The number of new fintechs continues to increase and regulators have made it clear they have their eye on this exploding industry. With increasing consumer protection regulations on the horizon for banks, we are starting to see the cloud of regulatory oversight moving closer and closer to fintechs. So fintechs, it is time to consider the next step.
Regulatory oversight is coming, and it is important to know the unknown. First off, fintechs aren’t banks. They neither think nor operate like a bank. The visionary mindset of a fintech will create a bit of a challenge for regulators and the first unknown. What will the regulatory environment look like for a fintech? Will they be forced to fit into the same box as traditional banks? Or will regulators have to step back and take a different approach when evaluating fintechs? It is obvious that flexibility from both sides will have to come into play to ensure a successful relationship.
The next unknown will be the regulations, which haven’t kept up with traditional banking, let alone the fast-changing fintech pace. You might remember that Regulation E (Electronic Fund Transfer Act) had additional guidance issued a couple of times over a decade before the regulation itself saw a much-needed overhaul. Institutions were begging for clarification on requirements for new technologies that had not been created when the act was first implemented. Some regulations are just now catching up to the more traditional banking services that have been in place for 10-plus years.
This will leave examiners lacking the black-and-white regulations that serve as the basis for the exam manuals they depend on when they go to examine fintechs. In many cases, the products and services offered by fintechs do not come with a long track record or history to assist in applying outdated regulations. Even when you consider those regulations that have been updated, fintech product and services offerings are outpacing them at lightning speed.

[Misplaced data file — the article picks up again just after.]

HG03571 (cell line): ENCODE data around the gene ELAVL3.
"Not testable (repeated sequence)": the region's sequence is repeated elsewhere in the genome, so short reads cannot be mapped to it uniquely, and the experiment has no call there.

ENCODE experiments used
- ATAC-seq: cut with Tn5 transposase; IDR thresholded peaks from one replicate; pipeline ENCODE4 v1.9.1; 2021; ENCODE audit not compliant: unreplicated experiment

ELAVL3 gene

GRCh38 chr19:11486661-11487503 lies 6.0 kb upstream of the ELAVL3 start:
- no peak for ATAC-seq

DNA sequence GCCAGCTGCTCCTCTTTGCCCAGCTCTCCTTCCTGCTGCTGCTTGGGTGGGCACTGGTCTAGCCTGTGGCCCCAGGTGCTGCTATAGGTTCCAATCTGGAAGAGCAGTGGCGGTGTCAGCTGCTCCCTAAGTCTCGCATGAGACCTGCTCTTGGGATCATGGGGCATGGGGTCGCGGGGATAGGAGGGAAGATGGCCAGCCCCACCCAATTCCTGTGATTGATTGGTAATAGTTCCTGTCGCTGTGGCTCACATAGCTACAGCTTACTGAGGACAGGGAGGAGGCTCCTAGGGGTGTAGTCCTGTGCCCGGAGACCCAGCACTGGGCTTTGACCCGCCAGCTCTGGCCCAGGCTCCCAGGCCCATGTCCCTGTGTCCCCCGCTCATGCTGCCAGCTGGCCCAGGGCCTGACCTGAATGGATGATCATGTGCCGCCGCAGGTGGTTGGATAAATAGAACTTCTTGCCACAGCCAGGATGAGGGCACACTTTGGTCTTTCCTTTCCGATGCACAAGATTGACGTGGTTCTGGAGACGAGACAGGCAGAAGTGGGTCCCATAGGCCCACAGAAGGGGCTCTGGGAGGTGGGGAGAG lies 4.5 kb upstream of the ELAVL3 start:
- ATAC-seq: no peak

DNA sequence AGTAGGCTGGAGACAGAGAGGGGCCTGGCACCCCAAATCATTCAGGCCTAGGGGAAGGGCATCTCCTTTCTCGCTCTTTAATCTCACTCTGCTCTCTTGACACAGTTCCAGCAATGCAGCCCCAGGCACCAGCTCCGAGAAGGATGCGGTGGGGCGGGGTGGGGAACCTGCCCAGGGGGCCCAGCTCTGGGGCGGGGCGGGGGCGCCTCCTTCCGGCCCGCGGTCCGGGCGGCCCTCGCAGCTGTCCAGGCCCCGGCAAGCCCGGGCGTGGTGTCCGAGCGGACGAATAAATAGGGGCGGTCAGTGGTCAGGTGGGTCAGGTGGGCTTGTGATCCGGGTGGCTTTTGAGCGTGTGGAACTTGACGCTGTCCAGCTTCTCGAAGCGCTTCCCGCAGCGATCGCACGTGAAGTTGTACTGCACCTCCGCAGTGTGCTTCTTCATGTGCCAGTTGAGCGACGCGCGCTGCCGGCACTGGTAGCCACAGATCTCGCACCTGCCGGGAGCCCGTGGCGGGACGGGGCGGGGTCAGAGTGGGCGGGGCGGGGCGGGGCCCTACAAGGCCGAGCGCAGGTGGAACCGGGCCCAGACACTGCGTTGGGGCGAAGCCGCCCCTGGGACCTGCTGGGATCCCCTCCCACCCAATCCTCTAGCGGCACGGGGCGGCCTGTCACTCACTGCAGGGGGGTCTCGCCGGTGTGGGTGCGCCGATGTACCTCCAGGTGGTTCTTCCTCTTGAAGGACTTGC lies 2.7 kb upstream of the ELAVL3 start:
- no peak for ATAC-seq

To add a twist to the unknowns, there is the additional uncertainty surrounding the “special purpose” national bank charter. The topic of applicability to fintechs has been bounced around in various courts since the Office of the Comptroller of Currency (OCC) introduced the idea back in 2016. This charter could add additional confusion to the fine line between the products and services offered by a fintech and the requirements of a banking charter and regulatory supervision of a traditional bank.
So, what does a fintech need to do to prepare for the second act?
Let’s walk through each of these preparations and how Spinnaker can help develop a right-sized approach for your fintech.
Regulators already have hinted at what the fintech regulatory roadmap will look like in the near future. One example is an interagency guide, Conducting Due Diligence on Financial Technology Companies – A Guide for Community Banks, published in August 2021. While directed to community banks to assist as they consider working with fintechs, this guide serves up an excellent glimpse into future regulatory expectations. It also references and incorporates guidance proposed in another interagency guide on third-party relationships, Proposed Interagency Guidance on Third-Party Relationships: Risk Management, published for comment in July 2021. As you can see with these recent releases, this is a hot topic and near the top of the regulatory watch list.
The challenge comes into play because a good majority of fintechs are fairly new to the stage. Of course, some veterans have been around for a while, and they have the bruises to show for being the first on the scene. However, most fintechs are less than 10 years old, and this rapidly growing sector of the financial industry continues to increase with no signs of slowing.
The lack of history and proven practices leaves this high-growth sector in a position of high risk. While fintechs might fall outside the official regulatory oversight line, the financial institutions they seek to do business with do not. It’s important to ensure that regulatory compliance and prudent risk management aren’t afterthoughts for fintechs.